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Google Looks to the Future With “Smart Homes”



Google has invested in the hi-tech future with its $3.2 billion acquisition of thermostat and smoke-detector maker Nest Labs.

The deal was announced earlier last week and will give Google some of the necessary tools required to build a valuable hub for homes.

Google envisions a Jetson-like world of network-operated appliances. The ambition for a smart home will ideally reshape culture similar to the way iPhones have, according to the Associated Press.

The research firm Gartner Inc. told the AP it expects more than 26 billion objects to be connected to the Internet by 2020, an estimate that does not include personal computers, smartphones or tablets.

“That would be a nearly 30-fold increase from roughly 900 million Internet-connected things in 2009,” the AP explained.

Google became a key player in smartphones with the 2008 release of Android, a free operating system that runs on more mobile devices than any other piece of software and is a direct rival to Apple’s iPhone.

According to the AP, Google is currently focusing its efforts on the “smart home.” For this endeavor, Google is aided by Nest Labs, a Palo- Alto based company with 300 employees. Less than four-years-old, years ago, Nest Lab was founded by Tony Fadell, an Apple veteran who helped design the iPod and the iPhone, according to the AP.

“Google bought Nest in order to learn about this world where even more information is going to be accessible by computers,” said Forrester Research analyst Frank Gillett.

Nest Labs impressed tech-geeks worldwide in 2011 when it released an Internet-connected thermostat that learns to cool and heat homes to suit the needs of the inhabitants.

And late last year, the company came out with a smoke and carbon-monoxide detector “equipped with voice technology and the ability to communicate with the company’s thermostat. Nest hasn’t said how many of its devices have been sold, though analysts believe they are in just a small fraction of homes. The products have only been available in the U.S., Canada and the United Kingdom,” the AP reported.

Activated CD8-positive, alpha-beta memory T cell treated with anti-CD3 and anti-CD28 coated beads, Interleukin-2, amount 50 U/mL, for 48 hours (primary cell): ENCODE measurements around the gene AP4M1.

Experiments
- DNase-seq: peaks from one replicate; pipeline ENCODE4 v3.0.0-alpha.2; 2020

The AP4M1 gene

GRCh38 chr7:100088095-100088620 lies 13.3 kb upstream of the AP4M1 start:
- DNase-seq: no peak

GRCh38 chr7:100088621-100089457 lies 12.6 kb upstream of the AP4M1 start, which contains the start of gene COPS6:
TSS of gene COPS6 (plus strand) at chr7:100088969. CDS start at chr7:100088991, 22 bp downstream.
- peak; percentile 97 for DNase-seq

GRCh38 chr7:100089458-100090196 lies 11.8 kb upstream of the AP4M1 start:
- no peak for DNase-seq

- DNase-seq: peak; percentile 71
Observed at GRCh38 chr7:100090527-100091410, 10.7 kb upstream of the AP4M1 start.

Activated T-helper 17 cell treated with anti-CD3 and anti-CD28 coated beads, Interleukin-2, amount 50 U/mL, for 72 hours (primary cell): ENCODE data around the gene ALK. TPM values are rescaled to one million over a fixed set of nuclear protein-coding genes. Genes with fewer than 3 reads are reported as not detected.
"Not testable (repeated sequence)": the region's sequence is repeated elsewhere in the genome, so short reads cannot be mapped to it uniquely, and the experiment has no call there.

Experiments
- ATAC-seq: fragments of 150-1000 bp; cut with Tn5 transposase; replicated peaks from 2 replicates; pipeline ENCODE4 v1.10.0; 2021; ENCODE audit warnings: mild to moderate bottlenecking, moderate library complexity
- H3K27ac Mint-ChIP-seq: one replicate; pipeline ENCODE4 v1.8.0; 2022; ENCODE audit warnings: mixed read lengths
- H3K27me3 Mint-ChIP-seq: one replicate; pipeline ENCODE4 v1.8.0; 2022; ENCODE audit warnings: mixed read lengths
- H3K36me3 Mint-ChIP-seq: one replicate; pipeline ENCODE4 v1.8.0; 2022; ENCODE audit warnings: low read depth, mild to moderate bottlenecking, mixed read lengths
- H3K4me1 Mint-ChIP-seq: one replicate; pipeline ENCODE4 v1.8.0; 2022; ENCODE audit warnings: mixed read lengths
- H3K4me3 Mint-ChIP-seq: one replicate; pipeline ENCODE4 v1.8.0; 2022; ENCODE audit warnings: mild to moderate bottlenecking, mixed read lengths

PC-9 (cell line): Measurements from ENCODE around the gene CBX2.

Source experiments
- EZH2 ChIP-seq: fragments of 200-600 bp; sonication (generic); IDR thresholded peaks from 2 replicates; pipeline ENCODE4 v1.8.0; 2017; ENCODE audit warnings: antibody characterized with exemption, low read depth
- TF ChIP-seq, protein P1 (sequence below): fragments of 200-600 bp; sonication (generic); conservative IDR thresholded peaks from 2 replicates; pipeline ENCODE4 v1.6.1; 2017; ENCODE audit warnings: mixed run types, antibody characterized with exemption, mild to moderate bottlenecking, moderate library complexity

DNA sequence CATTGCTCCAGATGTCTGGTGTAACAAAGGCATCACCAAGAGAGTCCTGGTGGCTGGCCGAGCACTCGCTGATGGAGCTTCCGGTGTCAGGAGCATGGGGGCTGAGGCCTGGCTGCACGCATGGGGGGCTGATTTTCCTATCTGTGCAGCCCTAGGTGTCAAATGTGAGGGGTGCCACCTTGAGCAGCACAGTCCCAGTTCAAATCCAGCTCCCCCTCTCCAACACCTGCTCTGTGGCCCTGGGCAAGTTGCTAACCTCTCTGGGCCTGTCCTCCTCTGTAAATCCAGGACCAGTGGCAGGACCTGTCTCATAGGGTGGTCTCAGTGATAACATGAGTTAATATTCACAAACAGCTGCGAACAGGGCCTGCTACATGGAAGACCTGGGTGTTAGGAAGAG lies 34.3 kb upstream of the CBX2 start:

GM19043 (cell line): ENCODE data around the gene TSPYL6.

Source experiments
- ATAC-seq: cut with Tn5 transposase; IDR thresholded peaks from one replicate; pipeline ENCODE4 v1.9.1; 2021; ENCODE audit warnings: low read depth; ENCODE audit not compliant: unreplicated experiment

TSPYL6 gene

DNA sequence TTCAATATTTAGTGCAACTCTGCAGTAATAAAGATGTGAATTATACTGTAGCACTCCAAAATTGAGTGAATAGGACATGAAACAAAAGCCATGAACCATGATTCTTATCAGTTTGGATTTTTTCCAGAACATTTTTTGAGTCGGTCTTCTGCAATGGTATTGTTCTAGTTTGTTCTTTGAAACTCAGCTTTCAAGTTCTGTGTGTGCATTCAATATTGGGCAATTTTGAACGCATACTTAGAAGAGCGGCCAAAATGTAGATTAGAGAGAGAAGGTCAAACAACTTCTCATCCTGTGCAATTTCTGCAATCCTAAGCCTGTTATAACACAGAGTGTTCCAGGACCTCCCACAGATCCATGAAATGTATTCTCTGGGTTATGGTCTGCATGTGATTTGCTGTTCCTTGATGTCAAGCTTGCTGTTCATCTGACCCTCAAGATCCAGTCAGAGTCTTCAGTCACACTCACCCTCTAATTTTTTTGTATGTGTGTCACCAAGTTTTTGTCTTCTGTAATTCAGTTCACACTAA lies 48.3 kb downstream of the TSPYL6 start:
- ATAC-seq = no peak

Google hasn’t disclosed its specific plans for Nest, but analysts are buzzing about the possibilities for upcoming Internet-connected home products. There is also a strong possibility that future Nest devices will work with existing Google services. As theAP noted, the blending of Google and Nest products could be a helpful means of gathering advertising and marketing information which, in turn, will help generate the company’s revenue.

In a blog post about the Google acquisition, Nest Labs co-founder Matt Rogers promised that customers’ personal information will only be used for “providing and improving Nest’s products and services. We’ve always taken privacy seriously and this will not change.”

But that pledge won’t preclude Google from incorporating its services with Nest’s products, said Gartner analyst Angela McIntyre. For instance, Google already makes a digital assistant called “Google Now” that strives to learn what its users like and where they tend to go so it can provide helpful information without prompting. McIntyre believes Nest’s products will teach Google Now to become more helpful so it can increasingly take over more of the mundane tasks in people’s lives.

“They need to gather as much information as they can to understand the context in how we live our lives,” McIntyre said.

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